On the ninth anniversary celebration of the Moncada Barracks Attack, Castro gave a speech in Santiago stating that the only thing Cuba had to fear was a direct attack by the United States. At the same time, the Russians were off-loading men and equipment from ships at the small, hardly-noticed port of Mariel. They transported their equipment, mostly at night, into a thickly wooded area in the mountains near San Cristóbal, which was 26 miles away from the port and approximately 50 miles from Havana. The CIA received a report that a twenty-six foot missile had been seen being transported on Cuban Highway A‑1.
This was twice the size of a SAM missile and the CIA deemed it highly unlikely that the Soviet Union would send offensive weapons of this size to Cuba. However, with the cold war in high gear, Khrushchev thought that he could change the balance of power between the United States and the Soviet Union by placing missiles on Cuban soil. This operation was conducted in strict secrecy, with Castro reluctantly agreeing to it. Castro still felt that Cuba’s alliance with the Soviet’s was risky and that this was a negative compromise undermining Cuban autonomy. Their secret however became confirmed by an Air Force U‑2 surveillance aircraft, sent on a reconnaissance mission, dispatched over the western part of the island.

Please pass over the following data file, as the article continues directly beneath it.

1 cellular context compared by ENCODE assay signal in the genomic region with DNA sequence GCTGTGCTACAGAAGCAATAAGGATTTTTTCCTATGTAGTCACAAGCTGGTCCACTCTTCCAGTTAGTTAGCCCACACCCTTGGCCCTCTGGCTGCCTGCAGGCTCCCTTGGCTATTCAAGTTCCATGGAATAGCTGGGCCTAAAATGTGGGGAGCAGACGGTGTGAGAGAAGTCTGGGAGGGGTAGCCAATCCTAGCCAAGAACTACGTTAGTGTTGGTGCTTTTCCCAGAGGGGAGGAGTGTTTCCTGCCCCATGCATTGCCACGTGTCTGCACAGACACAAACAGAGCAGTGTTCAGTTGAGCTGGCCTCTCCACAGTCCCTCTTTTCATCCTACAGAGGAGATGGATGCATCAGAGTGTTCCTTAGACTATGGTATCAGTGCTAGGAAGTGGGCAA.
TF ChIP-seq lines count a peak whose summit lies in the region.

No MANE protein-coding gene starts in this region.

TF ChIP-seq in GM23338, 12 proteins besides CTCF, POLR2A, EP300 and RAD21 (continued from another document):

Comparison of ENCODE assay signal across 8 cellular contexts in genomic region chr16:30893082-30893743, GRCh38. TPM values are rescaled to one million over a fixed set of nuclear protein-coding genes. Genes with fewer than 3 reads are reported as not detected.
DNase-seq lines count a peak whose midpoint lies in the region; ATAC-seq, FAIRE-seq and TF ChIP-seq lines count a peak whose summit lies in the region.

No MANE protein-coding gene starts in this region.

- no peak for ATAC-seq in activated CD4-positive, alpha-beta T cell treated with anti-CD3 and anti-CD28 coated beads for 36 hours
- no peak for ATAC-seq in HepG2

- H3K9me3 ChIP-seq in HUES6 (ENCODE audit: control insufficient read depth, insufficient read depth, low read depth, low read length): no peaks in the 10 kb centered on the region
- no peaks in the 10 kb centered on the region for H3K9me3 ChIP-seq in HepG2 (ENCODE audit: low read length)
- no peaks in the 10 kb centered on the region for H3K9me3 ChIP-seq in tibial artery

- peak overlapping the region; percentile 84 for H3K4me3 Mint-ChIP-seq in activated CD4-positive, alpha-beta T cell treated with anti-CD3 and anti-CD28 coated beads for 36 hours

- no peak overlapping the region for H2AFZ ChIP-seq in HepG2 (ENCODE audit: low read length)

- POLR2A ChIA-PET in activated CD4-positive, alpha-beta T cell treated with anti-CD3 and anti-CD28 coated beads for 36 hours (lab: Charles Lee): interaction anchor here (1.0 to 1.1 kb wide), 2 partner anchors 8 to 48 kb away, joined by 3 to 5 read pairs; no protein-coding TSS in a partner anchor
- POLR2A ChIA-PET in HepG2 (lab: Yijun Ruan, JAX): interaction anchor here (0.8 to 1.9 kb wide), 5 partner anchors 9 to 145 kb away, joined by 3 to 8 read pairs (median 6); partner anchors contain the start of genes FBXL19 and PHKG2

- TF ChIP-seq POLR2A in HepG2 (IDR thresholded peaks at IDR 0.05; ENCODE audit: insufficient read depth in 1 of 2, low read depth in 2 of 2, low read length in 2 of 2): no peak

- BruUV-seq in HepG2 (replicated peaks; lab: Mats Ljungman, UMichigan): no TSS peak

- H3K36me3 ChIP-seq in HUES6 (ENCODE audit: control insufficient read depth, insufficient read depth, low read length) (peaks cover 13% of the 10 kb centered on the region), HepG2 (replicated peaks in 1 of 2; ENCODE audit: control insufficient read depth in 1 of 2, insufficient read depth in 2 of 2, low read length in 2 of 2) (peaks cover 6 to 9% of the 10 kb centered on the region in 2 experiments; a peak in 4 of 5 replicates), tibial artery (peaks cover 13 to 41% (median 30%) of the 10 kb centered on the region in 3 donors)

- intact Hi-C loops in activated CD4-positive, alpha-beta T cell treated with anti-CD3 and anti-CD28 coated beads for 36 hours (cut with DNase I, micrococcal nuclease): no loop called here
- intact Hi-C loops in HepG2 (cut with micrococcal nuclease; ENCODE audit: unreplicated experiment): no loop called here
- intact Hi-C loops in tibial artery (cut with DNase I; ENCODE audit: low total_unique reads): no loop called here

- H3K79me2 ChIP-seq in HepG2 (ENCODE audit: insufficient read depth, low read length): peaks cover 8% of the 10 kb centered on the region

The United States and the Soviet Union agreed on a deal. In return for pulling the Russian missiles out of Cuba the U.S. agreed to pull its missiles out of Turkey.
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